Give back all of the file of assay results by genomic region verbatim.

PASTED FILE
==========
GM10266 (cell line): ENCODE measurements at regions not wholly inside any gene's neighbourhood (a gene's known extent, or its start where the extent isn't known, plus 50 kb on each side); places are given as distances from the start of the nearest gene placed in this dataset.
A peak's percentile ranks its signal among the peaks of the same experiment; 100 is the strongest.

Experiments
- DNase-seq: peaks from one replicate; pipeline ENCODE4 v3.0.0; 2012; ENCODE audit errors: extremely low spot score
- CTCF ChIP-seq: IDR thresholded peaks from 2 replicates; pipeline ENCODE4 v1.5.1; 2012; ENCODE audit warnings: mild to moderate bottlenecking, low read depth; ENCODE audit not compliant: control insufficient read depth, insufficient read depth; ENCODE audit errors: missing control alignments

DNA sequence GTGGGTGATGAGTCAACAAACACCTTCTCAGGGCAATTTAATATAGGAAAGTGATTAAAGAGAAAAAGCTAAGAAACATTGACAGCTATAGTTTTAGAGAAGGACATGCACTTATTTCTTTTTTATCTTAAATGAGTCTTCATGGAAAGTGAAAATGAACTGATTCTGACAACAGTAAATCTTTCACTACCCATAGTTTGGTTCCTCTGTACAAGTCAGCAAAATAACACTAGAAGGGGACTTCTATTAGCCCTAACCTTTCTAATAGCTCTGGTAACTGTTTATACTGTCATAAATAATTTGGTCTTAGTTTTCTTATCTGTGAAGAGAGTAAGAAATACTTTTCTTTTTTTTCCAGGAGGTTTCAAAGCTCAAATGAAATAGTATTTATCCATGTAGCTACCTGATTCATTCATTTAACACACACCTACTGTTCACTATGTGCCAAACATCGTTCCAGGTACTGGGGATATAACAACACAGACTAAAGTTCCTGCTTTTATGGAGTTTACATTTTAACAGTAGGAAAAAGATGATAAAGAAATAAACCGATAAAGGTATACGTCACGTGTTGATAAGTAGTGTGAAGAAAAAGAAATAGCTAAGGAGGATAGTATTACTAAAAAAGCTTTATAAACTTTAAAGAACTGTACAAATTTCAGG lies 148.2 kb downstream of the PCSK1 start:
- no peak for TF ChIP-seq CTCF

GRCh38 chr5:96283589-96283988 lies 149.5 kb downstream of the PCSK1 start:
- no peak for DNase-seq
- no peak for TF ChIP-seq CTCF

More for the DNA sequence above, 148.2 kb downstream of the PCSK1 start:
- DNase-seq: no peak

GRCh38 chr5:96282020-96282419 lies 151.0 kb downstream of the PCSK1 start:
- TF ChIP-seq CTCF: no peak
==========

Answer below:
GM10266 (cell line): ENCODE measurements at regions not wholly inside any gene's neighbourhood (a gene's known extent, or its start where the extent isn't known, plus 50 kb on each side); places are given as distances from the start of the nearest gene placed in this dataset.
A peak's percentile ranks its signal among the peaks of the same experiment; 100 is the strongest.

Experiments
- DNase-seq: peaks from one replicate; pipeline ENCODE4 v3.0.0; 2012; ENCODE audit errors: extremely low spot score
- CTCF ChIP-seq: IDR thresholded peaks from 2 replicates; pipeline ENCODE4 v1.5.1; 2012; ENCODE audit warnings: mild to moderate bottlenecking, low read depth; ENCODE audit not compliant: control insufficient read depth, insufficient read depth; ENCODE audit errors: missing control alignments

DNA sequence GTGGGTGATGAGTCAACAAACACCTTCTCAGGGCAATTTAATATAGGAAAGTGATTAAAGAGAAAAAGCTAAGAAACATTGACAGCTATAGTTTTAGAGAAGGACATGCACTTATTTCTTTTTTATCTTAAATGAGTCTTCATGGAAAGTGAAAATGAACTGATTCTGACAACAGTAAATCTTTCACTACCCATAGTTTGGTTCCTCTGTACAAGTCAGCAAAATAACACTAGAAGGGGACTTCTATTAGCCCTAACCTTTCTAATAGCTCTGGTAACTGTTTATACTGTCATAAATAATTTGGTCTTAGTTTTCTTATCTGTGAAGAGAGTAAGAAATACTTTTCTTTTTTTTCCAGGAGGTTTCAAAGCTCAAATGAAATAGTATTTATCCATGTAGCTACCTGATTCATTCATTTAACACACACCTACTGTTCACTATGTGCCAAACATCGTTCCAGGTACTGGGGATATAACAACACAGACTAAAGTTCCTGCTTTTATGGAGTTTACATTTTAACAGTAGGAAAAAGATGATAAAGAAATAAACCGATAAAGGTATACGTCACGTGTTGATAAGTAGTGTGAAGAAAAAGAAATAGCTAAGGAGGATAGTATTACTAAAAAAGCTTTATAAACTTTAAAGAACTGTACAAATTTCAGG lies 148.2 kb downstream of the PCSK1 start:
- no peak for TF ChIP-seq CTCF

GRCh38 chr5:96283589-96283988 lies 149.5 kb downstream of the PCSK1 start:
- no peak for DNase-seq
- no peak for TF ChIP-seq CTCF

More for the DNA sequence above, 148.2 kb downstream of the PCSK1 start:
- DNase-seq: no peak

GRCh38 chr5:96282020-96282419 lies 151.0 kb downstream of the PCSK1 start:
- TF ChIP-seq CTCF: no peak